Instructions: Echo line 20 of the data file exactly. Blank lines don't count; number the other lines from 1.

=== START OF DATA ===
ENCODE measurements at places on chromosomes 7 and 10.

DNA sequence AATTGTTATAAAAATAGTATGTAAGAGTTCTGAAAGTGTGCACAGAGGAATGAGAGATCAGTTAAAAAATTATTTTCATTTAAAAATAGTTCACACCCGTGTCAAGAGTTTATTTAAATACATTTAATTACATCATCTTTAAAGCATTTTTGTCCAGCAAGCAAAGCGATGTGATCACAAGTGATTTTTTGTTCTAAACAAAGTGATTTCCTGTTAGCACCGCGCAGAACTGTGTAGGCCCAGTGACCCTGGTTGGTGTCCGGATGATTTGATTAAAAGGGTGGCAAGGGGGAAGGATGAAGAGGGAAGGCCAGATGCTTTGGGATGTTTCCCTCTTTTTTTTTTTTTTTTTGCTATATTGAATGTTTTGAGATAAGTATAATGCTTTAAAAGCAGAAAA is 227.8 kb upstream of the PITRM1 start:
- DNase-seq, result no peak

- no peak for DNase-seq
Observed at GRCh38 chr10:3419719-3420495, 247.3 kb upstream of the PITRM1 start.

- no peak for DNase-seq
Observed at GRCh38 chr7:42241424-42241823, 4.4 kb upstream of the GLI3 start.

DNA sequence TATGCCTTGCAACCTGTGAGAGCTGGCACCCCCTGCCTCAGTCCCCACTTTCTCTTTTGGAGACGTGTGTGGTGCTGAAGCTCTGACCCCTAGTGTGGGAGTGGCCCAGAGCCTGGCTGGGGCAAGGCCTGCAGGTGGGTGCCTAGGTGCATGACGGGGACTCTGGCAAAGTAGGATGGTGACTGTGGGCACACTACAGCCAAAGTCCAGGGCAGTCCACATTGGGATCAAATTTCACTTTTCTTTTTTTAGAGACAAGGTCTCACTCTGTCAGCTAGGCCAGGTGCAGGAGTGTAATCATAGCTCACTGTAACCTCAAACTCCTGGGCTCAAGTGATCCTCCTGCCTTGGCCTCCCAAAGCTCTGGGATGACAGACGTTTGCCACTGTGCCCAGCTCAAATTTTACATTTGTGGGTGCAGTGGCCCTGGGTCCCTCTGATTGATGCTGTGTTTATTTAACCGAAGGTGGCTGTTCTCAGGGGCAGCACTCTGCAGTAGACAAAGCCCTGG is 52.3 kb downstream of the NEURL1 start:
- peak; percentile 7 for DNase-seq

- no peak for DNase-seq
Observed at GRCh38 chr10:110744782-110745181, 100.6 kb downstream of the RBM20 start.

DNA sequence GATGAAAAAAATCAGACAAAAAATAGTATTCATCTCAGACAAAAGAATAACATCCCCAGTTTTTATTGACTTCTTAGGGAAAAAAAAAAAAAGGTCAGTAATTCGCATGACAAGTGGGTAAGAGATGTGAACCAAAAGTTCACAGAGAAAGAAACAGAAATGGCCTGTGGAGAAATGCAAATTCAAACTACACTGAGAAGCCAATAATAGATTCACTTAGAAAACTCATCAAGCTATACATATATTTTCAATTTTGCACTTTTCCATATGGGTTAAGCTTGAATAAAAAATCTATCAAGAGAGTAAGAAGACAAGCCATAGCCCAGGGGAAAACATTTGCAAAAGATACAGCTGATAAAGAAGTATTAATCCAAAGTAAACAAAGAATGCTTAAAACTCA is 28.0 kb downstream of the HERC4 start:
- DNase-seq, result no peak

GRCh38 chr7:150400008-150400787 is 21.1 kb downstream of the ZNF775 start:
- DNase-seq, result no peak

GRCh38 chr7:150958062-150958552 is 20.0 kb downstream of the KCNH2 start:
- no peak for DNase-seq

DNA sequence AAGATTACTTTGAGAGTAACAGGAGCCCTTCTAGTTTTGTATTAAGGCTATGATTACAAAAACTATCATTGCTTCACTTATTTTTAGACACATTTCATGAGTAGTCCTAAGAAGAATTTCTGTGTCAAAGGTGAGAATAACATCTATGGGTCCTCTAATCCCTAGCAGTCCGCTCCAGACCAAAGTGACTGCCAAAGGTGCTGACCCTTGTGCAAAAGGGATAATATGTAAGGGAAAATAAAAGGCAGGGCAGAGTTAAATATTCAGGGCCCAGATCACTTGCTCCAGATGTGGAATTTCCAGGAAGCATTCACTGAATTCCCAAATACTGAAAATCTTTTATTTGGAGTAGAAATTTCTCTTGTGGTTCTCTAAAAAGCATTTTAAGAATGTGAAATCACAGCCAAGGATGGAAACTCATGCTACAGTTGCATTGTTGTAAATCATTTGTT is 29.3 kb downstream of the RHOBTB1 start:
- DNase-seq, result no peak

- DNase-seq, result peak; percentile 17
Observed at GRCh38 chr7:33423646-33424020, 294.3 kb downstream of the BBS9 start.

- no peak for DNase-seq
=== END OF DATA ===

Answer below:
- DNase-seq, result peak; percentile 17